Photo: Pete Souza/The White House
"This was one of the most poignant moments of the President's first term. He was visited wounded warriors in the intensive care unit ICU at Bagram Air Field, Afghanistan, May 1, 2012. He had just presented a Purple Heart to Sgt. Chase Haag, who had been injured by an IED just hours before. Sgt. Haag was covered with a blanket and it was difficult to see how badly he was injured. He was also seemingly unconscious so the President whispered in his ear so not to wake him. Just then, there was a rustling under the blanket and Sgt. Haag, eyes still closed, reached his hand out to shake hands with the President."
Chase is thankfully doing much better than he was when Obama visited him in the ICU that day. From the President's speech at Fort Bliss on August 31, 2012:
"Sergeant Chase Haag is 22 years old. This past spring he was with his team when their vehicle got hit by an IED the day that I flew in. So when I arrived at his hospital room, he and his buddies were all in pretty bad shape. And he was certainly in bad shape -- his leg was broken, his back was fractured. He was laying there on his bed. He was under a lot of medication, face was swollen, his eyes were shut.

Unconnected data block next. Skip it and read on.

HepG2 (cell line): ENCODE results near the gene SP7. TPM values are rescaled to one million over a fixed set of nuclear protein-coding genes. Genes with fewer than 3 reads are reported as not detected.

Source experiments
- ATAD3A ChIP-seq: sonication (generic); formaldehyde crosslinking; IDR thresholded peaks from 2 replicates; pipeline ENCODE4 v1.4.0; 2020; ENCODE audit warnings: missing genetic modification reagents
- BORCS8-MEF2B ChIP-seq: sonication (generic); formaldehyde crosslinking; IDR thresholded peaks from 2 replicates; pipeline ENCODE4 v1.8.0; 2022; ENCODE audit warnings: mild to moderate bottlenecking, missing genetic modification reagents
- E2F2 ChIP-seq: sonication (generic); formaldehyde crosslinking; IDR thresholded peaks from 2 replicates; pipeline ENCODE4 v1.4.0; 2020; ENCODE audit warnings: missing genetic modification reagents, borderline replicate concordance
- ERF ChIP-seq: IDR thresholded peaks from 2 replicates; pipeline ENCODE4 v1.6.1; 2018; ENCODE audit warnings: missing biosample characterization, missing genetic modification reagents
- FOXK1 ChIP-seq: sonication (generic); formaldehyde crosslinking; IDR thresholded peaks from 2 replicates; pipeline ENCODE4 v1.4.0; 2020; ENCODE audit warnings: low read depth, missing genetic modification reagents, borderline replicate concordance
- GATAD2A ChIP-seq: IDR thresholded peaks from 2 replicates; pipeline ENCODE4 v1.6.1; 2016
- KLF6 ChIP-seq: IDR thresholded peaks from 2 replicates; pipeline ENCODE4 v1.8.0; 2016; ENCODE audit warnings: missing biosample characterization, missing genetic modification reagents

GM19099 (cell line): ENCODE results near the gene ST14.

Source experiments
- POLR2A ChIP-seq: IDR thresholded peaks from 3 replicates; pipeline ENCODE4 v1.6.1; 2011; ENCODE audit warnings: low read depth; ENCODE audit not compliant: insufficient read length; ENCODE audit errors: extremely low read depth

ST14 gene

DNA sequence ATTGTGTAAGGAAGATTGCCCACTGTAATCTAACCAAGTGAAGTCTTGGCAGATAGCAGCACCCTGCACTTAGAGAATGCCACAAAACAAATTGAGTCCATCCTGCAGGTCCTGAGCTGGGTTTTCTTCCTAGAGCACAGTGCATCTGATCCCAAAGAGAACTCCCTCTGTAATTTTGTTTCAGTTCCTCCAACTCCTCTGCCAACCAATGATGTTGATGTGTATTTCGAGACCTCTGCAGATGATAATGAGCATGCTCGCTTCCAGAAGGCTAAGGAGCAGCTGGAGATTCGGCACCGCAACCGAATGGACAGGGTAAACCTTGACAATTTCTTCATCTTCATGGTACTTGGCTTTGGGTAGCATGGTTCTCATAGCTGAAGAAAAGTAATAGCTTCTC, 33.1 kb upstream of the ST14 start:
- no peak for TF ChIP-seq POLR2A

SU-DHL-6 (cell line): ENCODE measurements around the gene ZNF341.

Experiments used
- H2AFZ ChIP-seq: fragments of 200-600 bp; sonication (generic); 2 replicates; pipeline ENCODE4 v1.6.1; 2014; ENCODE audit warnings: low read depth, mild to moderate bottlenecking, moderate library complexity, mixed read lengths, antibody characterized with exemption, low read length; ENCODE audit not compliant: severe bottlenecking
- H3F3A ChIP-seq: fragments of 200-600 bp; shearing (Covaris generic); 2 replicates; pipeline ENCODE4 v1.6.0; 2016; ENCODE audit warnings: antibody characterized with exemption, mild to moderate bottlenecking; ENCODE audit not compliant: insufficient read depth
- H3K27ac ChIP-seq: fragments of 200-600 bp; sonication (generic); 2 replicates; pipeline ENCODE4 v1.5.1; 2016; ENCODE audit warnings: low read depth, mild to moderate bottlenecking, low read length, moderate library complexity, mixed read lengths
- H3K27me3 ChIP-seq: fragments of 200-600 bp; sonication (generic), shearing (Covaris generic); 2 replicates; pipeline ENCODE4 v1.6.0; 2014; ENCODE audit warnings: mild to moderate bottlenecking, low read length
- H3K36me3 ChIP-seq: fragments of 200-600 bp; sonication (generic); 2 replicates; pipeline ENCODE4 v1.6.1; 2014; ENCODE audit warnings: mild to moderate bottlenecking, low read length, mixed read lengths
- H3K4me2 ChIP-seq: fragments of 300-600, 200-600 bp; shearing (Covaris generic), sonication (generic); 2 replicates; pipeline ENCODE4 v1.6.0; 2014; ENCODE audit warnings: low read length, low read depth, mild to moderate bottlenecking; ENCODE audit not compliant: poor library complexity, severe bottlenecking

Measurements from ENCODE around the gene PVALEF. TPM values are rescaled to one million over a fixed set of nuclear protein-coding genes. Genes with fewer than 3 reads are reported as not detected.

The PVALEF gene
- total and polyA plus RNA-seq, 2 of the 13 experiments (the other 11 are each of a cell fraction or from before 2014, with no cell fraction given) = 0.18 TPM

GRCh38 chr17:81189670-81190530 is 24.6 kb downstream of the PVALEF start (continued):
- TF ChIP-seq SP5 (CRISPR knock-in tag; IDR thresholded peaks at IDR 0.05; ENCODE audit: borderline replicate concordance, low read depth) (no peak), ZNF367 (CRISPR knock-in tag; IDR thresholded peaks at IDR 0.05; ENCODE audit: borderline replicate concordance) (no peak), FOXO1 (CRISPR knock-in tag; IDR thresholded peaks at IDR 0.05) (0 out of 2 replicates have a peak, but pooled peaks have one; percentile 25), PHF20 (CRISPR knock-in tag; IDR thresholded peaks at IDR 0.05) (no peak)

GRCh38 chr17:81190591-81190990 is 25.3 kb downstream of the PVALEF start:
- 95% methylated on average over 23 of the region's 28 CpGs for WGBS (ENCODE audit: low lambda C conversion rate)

And at first, my attitude was I didn’t want to disturb him because I thought he was sleeping. And the doctor said, no, I think he can understand what you’re saying even if he can’t acknowledge it, and I think he’d appreciate knowing that you’re by his side. So I leaned in and I told Chase how proud I was of him and how proud the country was of him, and how we’d be praying for his recovery.
And I was turning to leave and then something happened. There was a rustling under his blanket. And Chase never opened his eyes, couldn’t make a sound, but suddenly you saw the blanket lift and his arm came out. And he shook my hand -- a firm Army handshake. (Hooah!) And I don’t think there was a dry eye in that room.
And then a few months later I was visiting our wounded warriors at Walter Reed, and I walk around the corner and who’s there but Chase. He had endured multiple surgeries. He was persevering through physical therapy. But this time he was on his feet. He was walking again. And he had his dad next to him. And today he’s back where every soldier wants to be -- back with his unit. (Hooah!) (Applause.)
And it made me think, that’s just one moment in the life of one American soldier. But it captured the spirit, the resilience, the tenacity, the discipline, the resolve, the patriotism of all of you."